Friday, January 21, 2011

Weirdness at the Wine Cellars

Photo by Theresa Racer
Prior to the Civil War, the state of West Virginia proved to be a profitable location for wine making.  In 1860, Tom Friend took advantage of this opportunity, and started a vineyard on land reported to have once been owned by George Washington, off of what is today Dutch Hollow Road in Dunbar.

The wine was produced right on the property, and three wine cellars were constructed out of stone mountain to cool and age the wine.  The wine was then taken to Charleston by ox cart, where it was then transported to Cincinnati by way of steamboat.  The vineyards were first populated by the Catawba grapes, but it was soon afterward discovered that this particular variety did poorly in the climate, and was quickly replaced with Concords and Seedlings.

In three short years (six by some accounts, those same accounts stating that the wine cellars were actually carved out in 1855), the Civil War had put a damper on wine production in this part of the state.  The cost of labor became too high to turn a profit, and the vineyard was shut down and abandoned.  By 1870, ALL vineyards in the Kanawha County area were facing stiff competition from vineyards in Virginia and Ohio, and by 1904, only one vineyard, located in the Northern part of the state, was listed as operational.

However, even though it is fact that the wine making industry took a turn for the worse throughout the state of West Virginia, there is another theory as to why the Dutch Hollow Wine Cellars were in operation for such a short period of time.  It is believed that they were instrumental in use as part of the Underground Railroad.  This theory is further supported by the fact that the nearby town of Institute has a strong history of abolitionist ties and African-American history. 

The only thing that remains of this brief period in history are the three interconnected wine cellars.  In 1970, the site, which was on property owned by the Robert Given family, was listed on the National Register of Historic Places.  At that time, the wine cellars had been abandoned for over 100 years, and were largely grown up with weeds and brush.  Although no pictures exist of the original wine cellars, it is believed that they had never been altered from their original state.

The cellars were restored in 1981 and today, the area is now a county park. Further restorations were performed by Paul Marshall, a local architect, in 1997.  These restorations may have stirred up memories from the cellars' past.  Perhaps it is because of some undocumented event in the unknown history of the cellars' use following the Civil War, but the area is reported to be haunted.  Visitors to the cellars often report anomalies on their film, cold spots, mists, and feelings of unease.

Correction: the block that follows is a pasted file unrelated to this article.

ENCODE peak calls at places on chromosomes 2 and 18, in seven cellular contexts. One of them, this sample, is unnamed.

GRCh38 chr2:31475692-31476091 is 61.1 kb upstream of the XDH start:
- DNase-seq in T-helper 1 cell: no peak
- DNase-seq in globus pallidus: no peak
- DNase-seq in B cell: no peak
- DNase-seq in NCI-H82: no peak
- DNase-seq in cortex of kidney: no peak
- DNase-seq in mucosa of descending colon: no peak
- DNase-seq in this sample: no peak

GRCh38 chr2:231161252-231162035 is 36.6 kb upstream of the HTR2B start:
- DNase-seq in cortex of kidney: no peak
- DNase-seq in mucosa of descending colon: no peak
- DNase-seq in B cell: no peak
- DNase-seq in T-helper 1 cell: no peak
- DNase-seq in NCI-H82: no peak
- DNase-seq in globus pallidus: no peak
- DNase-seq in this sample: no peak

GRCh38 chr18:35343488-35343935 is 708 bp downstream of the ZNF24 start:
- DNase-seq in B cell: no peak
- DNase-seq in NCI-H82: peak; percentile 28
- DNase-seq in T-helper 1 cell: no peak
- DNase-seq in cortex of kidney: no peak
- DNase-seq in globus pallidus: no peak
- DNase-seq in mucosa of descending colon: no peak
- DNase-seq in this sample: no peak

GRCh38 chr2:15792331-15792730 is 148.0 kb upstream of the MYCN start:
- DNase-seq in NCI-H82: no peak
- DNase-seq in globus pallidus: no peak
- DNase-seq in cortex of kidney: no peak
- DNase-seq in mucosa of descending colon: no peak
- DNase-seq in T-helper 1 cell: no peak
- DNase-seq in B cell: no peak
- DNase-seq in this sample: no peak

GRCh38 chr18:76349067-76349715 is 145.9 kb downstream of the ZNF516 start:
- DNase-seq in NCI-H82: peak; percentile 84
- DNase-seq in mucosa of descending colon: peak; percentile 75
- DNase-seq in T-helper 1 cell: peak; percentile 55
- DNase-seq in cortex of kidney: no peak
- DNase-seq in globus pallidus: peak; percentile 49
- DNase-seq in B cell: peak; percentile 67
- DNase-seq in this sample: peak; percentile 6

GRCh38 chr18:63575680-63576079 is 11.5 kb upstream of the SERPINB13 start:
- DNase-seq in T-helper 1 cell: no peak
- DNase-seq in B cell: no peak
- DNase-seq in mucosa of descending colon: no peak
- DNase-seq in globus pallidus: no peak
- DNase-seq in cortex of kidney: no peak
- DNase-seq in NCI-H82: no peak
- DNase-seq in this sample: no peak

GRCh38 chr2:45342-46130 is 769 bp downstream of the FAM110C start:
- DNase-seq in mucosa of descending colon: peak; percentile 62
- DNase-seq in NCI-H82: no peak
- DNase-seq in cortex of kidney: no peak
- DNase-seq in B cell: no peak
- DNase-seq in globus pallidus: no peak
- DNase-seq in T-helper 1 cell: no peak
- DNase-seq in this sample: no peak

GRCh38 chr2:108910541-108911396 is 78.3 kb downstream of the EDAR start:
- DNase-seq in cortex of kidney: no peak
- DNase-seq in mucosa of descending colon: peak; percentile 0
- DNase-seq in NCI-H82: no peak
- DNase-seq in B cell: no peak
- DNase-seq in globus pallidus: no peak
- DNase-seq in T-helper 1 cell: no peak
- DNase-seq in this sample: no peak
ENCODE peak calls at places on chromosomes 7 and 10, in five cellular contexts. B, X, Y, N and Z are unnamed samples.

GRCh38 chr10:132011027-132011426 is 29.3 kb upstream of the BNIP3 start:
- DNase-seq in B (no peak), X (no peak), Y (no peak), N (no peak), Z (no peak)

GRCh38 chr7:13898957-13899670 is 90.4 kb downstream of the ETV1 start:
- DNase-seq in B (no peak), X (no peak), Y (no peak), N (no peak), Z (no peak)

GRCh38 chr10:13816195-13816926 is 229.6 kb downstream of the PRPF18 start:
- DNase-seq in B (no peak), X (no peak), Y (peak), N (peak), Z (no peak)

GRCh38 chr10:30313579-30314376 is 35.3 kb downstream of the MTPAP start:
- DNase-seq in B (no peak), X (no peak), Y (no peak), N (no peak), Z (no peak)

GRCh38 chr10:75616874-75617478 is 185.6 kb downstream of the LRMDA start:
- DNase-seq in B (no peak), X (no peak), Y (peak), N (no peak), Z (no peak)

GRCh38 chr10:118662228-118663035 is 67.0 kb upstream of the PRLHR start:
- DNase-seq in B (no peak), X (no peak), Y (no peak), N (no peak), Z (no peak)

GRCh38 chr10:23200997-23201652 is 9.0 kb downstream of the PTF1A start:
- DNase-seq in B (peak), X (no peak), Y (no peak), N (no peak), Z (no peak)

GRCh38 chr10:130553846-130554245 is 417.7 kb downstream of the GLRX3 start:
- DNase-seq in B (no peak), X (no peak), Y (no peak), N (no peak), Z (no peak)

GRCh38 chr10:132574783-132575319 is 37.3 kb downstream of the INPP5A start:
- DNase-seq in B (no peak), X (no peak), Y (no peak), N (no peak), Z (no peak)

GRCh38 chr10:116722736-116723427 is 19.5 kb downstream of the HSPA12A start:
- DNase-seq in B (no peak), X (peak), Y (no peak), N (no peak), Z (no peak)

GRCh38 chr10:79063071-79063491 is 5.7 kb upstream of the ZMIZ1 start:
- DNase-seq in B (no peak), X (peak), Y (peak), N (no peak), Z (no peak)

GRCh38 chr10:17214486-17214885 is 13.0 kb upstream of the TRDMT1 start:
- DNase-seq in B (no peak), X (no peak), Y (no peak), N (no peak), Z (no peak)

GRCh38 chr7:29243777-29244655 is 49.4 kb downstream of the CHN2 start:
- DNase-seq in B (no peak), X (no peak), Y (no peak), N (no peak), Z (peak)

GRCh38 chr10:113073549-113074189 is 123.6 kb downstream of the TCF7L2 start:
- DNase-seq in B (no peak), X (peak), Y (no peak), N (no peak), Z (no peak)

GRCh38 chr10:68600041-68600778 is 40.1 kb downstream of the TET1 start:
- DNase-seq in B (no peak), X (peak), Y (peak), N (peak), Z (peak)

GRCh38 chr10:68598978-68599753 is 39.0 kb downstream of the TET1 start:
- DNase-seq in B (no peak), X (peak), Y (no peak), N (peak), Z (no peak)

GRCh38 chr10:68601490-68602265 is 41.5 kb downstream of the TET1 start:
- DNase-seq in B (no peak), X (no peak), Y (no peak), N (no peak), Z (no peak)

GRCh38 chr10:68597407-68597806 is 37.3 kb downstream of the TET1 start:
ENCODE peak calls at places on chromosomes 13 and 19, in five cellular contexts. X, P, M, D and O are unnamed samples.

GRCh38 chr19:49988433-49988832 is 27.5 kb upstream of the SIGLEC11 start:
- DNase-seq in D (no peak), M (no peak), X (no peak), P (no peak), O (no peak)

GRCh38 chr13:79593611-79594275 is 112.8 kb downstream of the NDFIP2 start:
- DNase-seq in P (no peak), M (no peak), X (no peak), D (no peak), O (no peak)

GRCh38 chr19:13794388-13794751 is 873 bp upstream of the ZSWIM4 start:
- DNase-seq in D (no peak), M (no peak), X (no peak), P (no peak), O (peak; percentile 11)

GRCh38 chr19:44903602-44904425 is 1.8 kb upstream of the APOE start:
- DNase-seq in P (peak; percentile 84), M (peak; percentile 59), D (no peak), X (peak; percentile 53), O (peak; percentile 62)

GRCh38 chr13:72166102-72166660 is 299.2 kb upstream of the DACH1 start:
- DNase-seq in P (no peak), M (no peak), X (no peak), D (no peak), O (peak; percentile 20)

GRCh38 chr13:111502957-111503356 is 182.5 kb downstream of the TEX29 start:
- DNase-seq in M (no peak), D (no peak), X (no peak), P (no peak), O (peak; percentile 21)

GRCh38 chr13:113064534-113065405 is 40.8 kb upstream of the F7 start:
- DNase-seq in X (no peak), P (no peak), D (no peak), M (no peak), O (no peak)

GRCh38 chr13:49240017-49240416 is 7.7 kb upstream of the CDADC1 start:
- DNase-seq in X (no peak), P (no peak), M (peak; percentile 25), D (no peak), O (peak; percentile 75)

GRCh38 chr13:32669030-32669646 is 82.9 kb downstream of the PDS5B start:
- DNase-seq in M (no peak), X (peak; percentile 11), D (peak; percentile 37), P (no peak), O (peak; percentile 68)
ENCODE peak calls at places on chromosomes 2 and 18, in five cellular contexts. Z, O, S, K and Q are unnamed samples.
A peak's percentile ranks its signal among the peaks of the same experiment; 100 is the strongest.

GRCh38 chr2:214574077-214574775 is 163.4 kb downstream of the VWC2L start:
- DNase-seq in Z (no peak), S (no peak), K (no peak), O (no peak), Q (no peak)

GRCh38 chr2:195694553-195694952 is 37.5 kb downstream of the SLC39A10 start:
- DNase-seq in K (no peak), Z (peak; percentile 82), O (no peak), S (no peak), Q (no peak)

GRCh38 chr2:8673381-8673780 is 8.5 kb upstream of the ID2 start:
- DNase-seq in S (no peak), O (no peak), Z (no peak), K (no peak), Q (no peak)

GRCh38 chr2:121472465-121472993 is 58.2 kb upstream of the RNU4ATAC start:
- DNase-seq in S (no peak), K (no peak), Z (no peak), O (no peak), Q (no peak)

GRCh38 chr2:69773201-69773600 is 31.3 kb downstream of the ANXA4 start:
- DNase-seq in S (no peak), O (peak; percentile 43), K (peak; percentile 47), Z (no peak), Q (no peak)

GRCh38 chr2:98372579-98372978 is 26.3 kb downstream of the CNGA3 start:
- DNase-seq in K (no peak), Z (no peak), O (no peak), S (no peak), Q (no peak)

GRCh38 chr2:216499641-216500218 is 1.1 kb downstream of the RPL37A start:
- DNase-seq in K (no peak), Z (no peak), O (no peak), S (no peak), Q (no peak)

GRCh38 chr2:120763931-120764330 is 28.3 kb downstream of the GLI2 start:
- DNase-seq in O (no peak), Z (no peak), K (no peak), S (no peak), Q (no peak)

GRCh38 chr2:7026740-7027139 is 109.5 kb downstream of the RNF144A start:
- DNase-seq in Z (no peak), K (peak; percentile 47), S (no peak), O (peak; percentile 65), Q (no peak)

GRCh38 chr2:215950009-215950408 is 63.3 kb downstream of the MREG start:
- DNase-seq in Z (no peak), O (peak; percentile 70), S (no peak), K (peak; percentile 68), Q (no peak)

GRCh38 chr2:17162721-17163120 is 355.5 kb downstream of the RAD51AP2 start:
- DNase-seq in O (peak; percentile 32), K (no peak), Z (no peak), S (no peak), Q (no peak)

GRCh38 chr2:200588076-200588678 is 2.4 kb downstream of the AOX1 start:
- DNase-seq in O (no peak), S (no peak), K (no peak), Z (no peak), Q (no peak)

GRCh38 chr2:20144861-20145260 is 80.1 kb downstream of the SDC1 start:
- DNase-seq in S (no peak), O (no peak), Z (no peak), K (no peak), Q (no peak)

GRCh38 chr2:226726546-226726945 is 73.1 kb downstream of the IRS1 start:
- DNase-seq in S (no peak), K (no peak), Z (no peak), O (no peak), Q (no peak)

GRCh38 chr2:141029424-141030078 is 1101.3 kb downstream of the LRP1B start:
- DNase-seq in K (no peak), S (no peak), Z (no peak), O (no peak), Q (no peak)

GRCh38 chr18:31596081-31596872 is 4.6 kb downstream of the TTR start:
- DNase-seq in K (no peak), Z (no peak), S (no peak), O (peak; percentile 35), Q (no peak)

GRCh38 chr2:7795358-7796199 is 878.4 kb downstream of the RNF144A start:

Building on this atmosphere, the First Baptist Church of Dunbar would hold a "Haunted Hollow" attraction each Halloween season.  In 2000, the city of Dunbar, which owns the park, was sued by two Wiccan residents over the issue of separation of church and state.  The judge found in favor of the city, but afterward, they did place a disclaimer up at the attraction saying that the church's views did not necessarily represent those of the city.

Update-November 2010:  I spoke with a visitor to the wine cellars who actually does have a set of two digital photographs from the cellars that shows a full bodied apparition anomaly, outlined against the stone.  I have not seen the photos personally, but the first is said to show a woman appearing to be holding a baby or small child, accompanied by another small child to her side.  The follow-up photo taken moments later again captures the image of the woman, in a different pose, but the child is missing.  If you have any stories or pictures of a similar nature, I'd LOVE to hear them!

Update-May 2014: After visiting this year's Vandalia Festival in Charleston, we decided to stop at the park and let my son run around and play at the playground area while I walked over to the wine cellars alone. Out of all the times I've been there, this was the first time I had actually experienced those feelings of unease that so many others have claimed is indicative of a haunting at the location.  This was broad daylight.  My son and boyfriend were at the nearby park, as were a bunch of other people having a family reunion at the shelters.  An employee was on a riding lawn mower a short distance away and several families and couples were taking the connecting walking path into the woods.  In spite of all this activity, or maybe because of it, I kinda had a moment of freaking out.  As I walked into the middle room, the water dripping from the ceiling sounded exactly like footsteps echoing behind me.  For a fleeting moment I had an overwhelming fear that I wasn't alone and that someone was going to slam the door (this was the only room that still had some semblance of a door attached) and I was just far enough away that no one would hear me scream.  I don't know what was scarier...feeling like someone was going to lock me in there alone, in the dark (the modern, makeshift door didn't reach the top of the entryway, so plenty of sunshine would have still shone in) or the feeling that someone was in there with me and was going to hurt me.  I felt both of these fears simultaneously, and as quickly as I felt them come on, they left again.

1 comment:

  1. I was born in Dunbar in 1926, played in and around the cellars all my childhood and early teen years, hiked all over the neighboring hills in the teens, ran a trap-line from cellars to Tyler Mtn. road 1940-43, and again during winter holidays of '47-48-& 49. In all that time, I never saw any sign, or heard any sound, that would lead me think the area or the cellars were haunted. Dick Fisher, Pittsburgh, PA July 2014.


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